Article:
As the government gears up to release its National Infrastructure Strategy, Green Alliance warns current plans will not nearly suffice
Major gaps in the UK’s infrastructure plans compounded by a severe lack of public investment in key areas must be urgently addressed if the government is to avoid locking in environmentally damaging economic activity long into the future, Green Alliance has today warned.
The influential environmental think tank said a ‘net zero test’ should be applied to all government policy and infrastructure decisions, or else the UK risks derailing its decarbonisation ambitions by greenlighting new roads, waste incineration facilities, and inefficient buildings that will make it significantly harder to meet binding net zero emission goals.
The government is under growing pressure to unveil a host of long-awaited green policy plans and frameworks before the end of the year in order to help businesses mobilise a new wave of investment in net zero-compatible infrastructure. A new Energy White Paper and National Infrastructure Strategy have been in the pipeline for months, while wider measures designed to put the UK on track to meet its medium and long term emissions goals are also awaited.
Independent advisory body the National Infrastructure Commission (NIC) has repeatedly made clear that the government should place its 2050 net zero target and nature restoration ambitions at the heart of its forthcoming strategy in order to avoid locking-in high carbon infrastructure.
And now Green Alliance has ramped up the pressure further, warning that a fresh infrastructure strategy is urgently needed, as the current approach could badly undermine the net zero transition.
Specifically, it points to a £11.4bn gap in investment in net zero infrastructure during the current financial year alone across transport, buildings, the circular economy, and natural infrastructure such as trees, peatland, and habitats. The report warned that without action the investment gap is set to grow to £13.5bn a year by the end of 2022.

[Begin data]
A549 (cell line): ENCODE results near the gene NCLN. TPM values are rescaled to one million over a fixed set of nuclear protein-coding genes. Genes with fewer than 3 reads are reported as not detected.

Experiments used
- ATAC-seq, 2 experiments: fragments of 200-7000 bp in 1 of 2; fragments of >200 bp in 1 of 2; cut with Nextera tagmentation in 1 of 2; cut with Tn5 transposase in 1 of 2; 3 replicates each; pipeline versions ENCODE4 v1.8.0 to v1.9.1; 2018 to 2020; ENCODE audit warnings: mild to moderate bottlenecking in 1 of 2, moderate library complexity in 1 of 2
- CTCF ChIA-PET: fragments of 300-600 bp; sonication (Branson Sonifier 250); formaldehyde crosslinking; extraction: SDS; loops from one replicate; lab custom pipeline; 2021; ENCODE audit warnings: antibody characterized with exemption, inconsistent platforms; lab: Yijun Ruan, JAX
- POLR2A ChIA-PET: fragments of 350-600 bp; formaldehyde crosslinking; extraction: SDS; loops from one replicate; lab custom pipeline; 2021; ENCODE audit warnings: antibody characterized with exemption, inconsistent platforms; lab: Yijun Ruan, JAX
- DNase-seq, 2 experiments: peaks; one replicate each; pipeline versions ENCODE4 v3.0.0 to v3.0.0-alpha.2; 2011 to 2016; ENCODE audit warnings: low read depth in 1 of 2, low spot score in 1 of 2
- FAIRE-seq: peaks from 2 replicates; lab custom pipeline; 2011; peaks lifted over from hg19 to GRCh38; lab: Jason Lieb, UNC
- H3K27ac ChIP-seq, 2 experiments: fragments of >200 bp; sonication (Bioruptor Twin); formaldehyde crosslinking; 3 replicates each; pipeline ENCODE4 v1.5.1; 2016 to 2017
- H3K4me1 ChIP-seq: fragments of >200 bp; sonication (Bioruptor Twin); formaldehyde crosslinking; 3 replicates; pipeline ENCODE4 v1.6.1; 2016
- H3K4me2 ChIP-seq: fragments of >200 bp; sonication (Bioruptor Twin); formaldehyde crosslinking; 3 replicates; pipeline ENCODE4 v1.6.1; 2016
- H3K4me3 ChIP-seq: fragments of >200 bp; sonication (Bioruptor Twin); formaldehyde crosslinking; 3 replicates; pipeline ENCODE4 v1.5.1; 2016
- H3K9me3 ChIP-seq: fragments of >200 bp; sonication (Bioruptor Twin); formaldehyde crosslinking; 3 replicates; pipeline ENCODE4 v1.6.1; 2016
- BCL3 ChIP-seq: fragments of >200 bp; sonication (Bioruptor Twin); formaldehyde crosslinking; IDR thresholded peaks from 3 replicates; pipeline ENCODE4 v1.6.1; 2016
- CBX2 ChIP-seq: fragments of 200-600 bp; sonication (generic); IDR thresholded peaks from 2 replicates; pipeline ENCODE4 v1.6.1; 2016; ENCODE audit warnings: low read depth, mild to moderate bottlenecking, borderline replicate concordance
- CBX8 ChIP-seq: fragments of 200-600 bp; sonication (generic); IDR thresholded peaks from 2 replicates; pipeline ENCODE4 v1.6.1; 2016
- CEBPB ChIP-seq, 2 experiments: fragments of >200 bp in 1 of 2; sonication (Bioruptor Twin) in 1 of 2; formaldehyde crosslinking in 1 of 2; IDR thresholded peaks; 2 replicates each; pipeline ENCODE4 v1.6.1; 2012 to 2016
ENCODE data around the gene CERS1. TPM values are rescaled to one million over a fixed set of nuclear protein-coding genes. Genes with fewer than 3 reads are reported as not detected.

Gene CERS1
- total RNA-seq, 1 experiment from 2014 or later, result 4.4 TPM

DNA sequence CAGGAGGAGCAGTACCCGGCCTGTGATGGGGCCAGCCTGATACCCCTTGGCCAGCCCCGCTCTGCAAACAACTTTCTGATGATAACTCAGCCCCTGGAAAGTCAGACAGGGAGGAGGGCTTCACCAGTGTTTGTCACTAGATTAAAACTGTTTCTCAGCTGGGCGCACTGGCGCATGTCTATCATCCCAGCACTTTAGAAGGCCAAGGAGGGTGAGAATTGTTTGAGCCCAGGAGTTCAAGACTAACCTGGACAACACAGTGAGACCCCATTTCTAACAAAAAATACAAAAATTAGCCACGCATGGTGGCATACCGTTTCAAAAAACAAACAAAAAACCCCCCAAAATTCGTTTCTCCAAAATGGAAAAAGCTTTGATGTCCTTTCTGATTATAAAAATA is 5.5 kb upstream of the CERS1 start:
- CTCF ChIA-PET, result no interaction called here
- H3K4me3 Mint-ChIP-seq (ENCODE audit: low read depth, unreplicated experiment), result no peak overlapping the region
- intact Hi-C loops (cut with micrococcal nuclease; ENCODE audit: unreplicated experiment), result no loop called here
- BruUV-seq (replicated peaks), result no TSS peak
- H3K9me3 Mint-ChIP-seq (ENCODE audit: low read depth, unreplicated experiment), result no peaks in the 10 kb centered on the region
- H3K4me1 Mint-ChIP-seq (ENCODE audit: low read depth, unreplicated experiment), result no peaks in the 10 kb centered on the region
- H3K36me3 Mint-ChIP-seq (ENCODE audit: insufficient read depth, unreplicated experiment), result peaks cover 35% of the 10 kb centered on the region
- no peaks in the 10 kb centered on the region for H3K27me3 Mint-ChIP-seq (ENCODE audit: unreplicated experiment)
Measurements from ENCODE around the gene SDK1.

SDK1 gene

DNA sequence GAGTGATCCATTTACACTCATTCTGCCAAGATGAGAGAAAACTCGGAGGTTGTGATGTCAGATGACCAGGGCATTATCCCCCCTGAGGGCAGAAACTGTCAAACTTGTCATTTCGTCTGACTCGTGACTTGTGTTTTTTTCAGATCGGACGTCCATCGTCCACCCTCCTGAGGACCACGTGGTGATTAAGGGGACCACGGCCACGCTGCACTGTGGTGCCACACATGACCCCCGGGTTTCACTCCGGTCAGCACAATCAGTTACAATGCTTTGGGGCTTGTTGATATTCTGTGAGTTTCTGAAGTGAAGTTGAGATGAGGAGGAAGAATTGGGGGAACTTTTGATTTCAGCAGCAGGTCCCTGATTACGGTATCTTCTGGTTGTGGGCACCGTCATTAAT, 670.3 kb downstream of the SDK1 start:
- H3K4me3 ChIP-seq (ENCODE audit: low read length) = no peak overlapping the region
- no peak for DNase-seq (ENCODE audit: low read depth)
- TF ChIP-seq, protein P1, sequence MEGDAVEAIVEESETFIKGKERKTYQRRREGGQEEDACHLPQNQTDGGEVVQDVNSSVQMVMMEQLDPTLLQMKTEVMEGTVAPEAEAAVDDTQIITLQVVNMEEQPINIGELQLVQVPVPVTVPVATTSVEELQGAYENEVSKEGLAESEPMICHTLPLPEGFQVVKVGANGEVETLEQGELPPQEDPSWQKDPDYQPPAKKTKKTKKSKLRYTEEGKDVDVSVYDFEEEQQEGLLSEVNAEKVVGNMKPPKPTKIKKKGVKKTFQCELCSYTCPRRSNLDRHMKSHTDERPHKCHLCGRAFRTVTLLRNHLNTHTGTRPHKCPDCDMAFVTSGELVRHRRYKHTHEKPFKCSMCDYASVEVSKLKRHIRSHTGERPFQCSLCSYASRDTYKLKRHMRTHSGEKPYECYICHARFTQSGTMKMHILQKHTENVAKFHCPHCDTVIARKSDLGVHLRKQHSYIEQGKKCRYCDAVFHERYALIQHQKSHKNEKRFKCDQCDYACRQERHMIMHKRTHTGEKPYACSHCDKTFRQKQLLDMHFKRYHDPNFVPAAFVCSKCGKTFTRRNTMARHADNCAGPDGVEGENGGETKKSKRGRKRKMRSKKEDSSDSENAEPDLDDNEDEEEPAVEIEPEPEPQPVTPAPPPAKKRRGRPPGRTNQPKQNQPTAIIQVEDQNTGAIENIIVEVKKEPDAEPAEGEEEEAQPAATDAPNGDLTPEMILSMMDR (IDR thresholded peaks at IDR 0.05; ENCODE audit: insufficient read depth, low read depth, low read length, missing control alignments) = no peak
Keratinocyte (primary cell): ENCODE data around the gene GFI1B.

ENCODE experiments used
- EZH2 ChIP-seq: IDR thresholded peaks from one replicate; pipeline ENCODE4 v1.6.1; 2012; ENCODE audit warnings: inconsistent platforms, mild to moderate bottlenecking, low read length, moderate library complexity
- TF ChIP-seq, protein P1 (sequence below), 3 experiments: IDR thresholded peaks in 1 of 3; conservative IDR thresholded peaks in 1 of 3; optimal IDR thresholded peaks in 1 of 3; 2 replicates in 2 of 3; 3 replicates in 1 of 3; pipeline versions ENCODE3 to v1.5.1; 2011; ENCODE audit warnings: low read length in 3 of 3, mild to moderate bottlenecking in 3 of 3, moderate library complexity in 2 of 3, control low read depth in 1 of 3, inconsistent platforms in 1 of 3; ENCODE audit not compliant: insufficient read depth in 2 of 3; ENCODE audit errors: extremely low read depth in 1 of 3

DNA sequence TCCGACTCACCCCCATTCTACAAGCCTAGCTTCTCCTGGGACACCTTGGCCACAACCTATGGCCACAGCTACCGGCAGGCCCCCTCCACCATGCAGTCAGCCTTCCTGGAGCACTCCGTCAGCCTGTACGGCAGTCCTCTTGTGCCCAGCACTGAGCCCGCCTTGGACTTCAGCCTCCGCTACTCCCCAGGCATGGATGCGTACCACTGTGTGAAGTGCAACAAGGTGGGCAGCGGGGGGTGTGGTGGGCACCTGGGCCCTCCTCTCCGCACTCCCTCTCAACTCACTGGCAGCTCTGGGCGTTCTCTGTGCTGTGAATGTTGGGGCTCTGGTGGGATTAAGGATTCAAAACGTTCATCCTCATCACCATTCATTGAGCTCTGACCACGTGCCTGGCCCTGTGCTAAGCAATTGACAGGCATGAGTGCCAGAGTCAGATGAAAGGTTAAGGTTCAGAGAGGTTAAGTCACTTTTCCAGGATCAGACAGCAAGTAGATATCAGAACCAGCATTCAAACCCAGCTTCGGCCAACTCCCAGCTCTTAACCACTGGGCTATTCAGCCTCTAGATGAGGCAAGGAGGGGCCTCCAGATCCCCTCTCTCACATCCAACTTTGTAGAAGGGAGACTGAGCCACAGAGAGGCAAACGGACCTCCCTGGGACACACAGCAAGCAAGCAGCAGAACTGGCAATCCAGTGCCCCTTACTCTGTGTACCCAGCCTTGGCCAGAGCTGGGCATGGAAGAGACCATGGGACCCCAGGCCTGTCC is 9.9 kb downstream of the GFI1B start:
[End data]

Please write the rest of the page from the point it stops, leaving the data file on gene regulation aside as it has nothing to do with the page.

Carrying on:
In contrast, taking a net zero-aligned approach to investment could create up to one million green jobs, while also offering wider economic and health benefits such as warmer homes, cheaper energy bills, longer lasting products, and healthier, greener neighbourhoods, the report argued.
Moreover, certain areas of infrastructure continue to be neglected by both the government and the NIC, the think tank argues, including circular economy systems that allow product reuse, remanufacturing, and recycling, as well as woodland and green spaces that can act as natural CO2 sinks.
Green Alliance warned these areas of infrastructure are not being tracked by the government’s Infrastructure and Projects Authority, nor is there a comprehensive assessment of existing infrastructure needs.
Caterina Brandmayr, head of climate policy at Green Alliance, said a robust, green recovery to the Covid-19 pandemic required a rapid scale-up of net zero infrastructure, and called for an urgent stocktake of potentially overlooked infrastructure in order to better understand existing capacity and future needs.
“Infrastructure is the backbone of our economy and society,” she said. “Decisions taken now will govern all of our choices for decades to come and determine how green our society can be. This isn’t a ‘nice to have’, it will generate much needed new jobs in the short term and prove to be essential in building a more prosperous UK economy which is resilient to future crises over the long term.”
Prime Minister Boris Johnson is expected to unveil his hotly anticipated 10-point green recovery plan in the next week or so, with support for offshore wind, nuclear power, carbon capture and storage (CCS), and hydrogen all expected to feature.
Such support is likely to link-up closely with the National Infrastructure Strategy, although it remains to be seen when the long-awaited policy document may emerge. Meanwhile, campaigners remain concerned over whether or not the government will support the new plan with ambitious spending commitments that help to accelerate the roll out of green infrastructure.
A spokesperson for the Treasury said further details on how the government plans to meet the 2050 net zero target would be set out in the Spending Review later this month, with the government’s full Net Zero Review assessing the costs of decarbonisation earmarked for Spring next year.
“We have already set out billions of pounds in green investment, including decarbonisation and greener homes, electric vehicle charging infrastructure, walking and cycling infrastructure, flood defences and backing offshore wind to power every UK home by 2030,” the spokesperson said. “And our investment in new technologies will continue creating green jobs as we build back greener from Covid.”